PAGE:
From the Intern’s Desk: Craftsmanship, Gender Bias, and Different Words

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“Craftsmanship” is an interesting word.

The suffix “-manship” (sportsmanship, showmanship, penmanship, etc) denotes exceptional skill. These attributes are given to good sportsmen, showmen, and penmen. (I did not know that last one was a word until just now.)

But what do you call a good sportswoman, showwoman, or penwoman? (Note: the latter two are not words. Hmmm.)

The English language is weird for many reasons, but one is that we assume masculine to be neutral only sometimes. I’ve heard people say that “craftswomanship” should be included in “craftsmanship” – that “craftsman” is a gender-neutral term. It’s true that, historically, the vast majority of people who made a living by their craft were men. However, as a society, we’re moving (however slowly) toward gender equity in the economy. Now we often distinguish between titles for men and women in other professional capacities; “policeman” and “policewoman,” for instance. Plus, can a word that literally specifies that it refers to a man really be gender-neutral?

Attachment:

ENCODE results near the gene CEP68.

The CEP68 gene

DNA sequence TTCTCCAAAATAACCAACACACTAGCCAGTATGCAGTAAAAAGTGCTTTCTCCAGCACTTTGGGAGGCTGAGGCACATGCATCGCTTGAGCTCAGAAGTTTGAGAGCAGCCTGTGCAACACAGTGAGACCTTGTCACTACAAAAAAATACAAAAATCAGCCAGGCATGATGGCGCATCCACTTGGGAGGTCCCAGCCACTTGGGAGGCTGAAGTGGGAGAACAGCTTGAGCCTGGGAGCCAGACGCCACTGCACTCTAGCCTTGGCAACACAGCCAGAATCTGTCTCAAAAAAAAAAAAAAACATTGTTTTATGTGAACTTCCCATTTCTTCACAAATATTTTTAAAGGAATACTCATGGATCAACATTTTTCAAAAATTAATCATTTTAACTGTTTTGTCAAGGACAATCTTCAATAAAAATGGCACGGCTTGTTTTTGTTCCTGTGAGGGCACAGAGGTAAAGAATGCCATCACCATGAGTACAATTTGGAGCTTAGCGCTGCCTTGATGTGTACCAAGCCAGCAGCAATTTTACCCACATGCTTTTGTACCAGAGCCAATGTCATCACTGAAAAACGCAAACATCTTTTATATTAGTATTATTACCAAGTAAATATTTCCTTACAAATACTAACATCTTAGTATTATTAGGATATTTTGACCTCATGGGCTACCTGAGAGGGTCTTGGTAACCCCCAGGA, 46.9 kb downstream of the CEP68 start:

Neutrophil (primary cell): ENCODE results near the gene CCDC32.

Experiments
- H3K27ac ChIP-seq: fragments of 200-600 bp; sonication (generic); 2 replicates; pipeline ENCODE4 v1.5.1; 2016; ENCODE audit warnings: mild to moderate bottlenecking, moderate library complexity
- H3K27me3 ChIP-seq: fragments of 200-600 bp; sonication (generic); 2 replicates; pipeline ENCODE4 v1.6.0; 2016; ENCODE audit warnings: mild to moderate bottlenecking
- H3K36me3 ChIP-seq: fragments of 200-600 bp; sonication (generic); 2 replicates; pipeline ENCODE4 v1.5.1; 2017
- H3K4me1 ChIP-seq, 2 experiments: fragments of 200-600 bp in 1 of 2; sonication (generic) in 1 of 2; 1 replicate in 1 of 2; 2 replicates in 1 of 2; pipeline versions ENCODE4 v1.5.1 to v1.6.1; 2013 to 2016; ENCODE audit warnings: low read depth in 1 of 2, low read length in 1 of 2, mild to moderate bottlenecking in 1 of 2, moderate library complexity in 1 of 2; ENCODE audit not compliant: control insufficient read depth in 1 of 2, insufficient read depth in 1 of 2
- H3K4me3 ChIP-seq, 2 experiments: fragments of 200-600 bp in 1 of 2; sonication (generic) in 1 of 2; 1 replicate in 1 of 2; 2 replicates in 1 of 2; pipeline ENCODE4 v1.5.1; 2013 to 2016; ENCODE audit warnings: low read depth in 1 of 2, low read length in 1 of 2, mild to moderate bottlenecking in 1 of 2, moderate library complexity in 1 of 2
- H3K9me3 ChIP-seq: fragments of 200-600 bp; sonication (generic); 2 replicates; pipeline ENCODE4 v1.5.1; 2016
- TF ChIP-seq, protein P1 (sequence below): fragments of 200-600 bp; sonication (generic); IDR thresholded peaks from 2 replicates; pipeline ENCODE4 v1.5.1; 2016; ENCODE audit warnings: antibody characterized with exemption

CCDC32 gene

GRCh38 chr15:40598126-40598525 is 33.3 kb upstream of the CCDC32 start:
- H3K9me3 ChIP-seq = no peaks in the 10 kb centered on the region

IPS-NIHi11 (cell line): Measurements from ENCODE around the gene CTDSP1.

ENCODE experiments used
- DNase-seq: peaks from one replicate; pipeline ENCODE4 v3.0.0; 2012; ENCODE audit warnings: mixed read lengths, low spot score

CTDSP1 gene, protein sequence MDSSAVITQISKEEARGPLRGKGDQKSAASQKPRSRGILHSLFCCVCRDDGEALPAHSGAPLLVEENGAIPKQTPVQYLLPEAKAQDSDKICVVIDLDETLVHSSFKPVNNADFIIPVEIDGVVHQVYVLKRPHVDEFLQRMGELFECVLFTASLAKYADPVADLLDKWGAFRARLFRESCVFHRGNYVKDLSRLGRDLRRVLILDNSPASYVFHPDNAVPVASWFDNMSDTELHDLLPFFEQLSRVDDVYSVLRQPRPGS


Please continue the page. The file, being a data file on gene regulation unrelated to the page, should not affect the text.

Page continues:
I, personally, would love to be able to use a word that denotes a knowledge of and skill at craft that doesn’t perpetuate the assumption that masculinity is neutral and femininity is the exception. “Craftspersonship” is way too clunky, but I think we could find a solution. To use the policeman/policewoman example, the term “police officer” is truly neutral and denotes respect for the position.

“Maker” doesn’t imply the care or expertise of craft. “Artisan” is too specific because it refers to only artists. Do you have any ideas for other neutral words for someone with notable skill?

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